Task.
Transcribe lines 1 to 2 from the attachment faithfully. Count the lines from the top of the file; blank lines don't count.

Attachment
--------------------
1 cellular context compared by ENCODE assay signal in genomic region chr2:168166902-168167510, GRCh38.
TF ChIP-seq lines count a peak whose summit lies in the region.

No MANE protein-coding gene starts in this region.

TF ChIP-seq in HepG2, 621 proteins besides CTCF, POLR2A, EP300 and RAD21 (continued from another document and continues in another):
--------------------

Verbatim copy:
1 cellular context compared by ENCODE assay signal in genomic region chr2:168166902-168167510, GRCh38.
TF ChIP-seq lines count a peak whose summit lies in the region.